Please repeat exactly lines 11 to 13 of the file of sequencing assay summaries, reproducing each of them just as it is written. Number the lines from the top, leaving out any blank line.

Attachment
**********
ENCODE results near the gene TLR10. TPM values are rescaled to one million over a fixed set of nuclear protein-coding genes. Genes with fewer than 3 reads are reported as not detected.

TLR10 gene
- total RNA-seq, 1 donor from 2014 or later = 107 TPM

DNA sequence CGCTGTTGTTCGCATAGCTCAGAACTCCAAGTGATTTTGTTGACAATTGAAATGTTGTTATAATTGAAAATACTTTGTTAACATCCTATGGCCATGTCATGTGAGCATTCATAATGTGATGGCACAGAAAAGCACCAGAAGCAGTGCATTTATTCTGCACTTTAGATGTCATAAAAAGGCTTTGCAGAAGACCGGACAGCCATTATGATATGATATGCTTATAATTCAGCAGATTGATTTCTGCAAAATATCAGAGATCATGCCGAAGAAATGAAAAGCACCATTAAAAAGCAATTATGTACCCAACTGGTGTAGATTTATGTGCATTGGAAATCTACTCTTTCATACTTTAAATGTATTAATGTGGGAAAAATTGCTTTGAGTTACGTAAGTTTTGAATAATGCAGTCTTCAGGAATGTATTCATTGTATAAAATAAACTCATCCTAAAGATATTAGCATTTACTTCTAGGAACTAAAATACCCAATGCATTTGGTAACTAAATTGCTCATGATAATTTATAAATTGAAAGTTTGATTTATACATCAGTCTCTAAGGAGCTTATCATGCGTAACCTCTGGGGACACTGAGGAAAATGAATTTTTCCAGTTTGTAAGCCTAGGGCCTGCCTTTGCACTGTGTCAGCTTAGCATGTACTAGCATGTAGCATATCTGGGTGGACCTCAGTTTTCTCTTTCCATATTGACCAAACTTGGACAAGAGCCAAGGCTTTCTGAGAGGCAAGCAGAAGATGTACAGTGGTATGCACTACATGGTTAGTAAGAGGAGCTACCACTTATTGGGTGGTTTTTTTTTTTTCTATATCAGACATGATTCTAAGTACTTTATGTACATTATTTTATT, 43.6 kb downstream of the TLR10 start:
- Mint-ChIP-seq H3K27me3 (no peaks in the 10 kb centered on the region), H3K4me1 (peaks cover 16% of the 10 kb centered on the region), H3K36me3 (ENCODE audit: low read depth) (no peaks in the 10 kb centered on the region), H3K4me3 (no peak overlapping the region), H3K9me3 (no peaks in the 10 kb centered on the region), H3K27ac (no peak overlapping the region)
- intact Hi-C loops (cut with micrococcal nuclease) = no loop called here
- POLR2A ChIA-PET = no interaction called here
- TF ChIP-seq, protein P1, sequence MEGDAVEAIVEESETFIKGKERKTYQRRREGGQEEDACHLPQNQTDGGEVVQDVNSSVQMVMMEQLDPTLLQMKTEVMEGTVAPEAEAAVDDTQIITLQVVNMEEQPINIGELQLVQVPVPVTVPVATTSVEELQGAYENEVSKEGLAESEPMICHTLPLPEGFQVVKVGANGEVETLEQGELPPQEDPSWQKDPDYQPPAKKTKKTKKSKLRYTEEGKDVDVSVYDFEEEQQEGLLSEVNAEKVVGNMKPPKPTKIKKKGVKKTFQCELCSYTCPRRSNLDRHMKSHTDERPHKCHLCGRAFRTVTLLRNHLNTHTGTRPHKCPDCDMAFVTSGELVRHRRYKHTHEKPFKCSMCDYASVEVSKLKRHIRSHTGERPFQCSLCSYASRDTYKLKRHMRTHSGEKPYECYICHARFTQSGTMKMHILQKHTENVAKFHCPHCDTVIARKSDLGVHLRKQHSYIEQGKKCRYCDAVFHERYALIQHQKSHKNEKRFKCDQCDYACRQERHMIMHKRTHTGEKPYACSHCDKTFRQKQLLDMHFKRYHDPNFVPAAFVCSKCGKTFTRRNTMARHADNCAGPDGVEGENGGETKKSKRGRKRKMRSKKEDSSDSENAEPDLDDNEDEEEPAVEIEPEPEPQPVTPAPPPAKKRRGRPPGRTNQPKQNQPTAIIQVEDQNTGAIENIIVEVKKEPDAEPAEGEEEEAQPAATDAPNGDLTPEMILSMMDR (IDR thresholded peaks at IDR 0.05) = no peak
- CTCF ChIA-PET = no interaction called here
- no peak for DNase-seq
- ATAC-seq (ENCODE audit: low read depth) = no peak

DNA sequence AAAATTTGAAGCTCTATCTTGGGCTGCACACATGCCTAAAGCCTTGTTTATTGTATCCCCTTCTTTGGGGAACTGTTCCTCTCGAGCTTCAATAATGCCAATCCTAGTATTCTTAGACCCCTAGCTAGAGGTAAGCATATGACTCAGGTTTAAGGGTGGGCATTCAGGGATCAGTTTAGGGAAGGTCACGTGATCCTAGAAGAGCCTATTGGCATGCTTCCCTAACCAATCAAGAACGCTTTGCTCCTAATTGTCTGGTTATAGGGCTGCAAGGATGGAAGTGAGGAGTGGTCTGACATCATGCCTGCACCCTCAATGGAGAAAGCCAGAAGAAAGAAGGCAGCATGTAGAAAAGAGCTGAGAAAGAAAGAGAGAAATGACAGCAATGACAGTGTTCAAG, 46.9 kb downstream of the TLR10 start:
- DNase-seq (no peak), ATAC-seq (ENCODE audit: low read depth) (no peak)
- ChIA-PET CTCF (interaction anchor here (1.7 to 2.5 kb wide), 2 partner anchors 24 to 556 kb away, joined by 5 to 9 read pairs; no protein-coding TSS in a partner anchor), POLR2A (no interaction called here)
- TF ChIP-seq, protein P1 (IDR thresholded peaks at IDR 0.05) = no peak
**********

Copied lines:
- ATAC-seq (ENCODE audit: low read depth) = no peak

DNA sequence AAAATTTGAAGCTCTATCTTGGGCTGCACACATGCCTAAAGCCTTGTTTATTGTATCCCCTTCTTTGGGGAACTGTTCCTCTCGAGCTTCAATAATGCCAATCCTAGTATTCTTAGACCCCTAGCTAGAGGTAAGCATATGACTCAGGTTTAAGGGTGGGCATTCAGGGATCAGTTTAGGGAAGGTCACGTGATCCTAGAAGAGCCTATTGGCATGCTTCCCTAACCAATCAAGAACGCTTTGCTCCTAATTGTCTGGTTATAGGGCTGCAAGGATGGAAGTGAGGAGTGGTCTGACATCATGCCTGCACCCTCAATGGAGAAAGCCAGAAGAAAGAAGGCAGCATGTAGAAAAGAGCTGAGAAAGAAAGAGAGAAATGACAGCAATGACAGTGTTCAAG, 46.9 kb downstream of the TLR10 start:
- DNase-seq (no peak), ATAC-seq (ENCODE audit: low read depth) (no peak)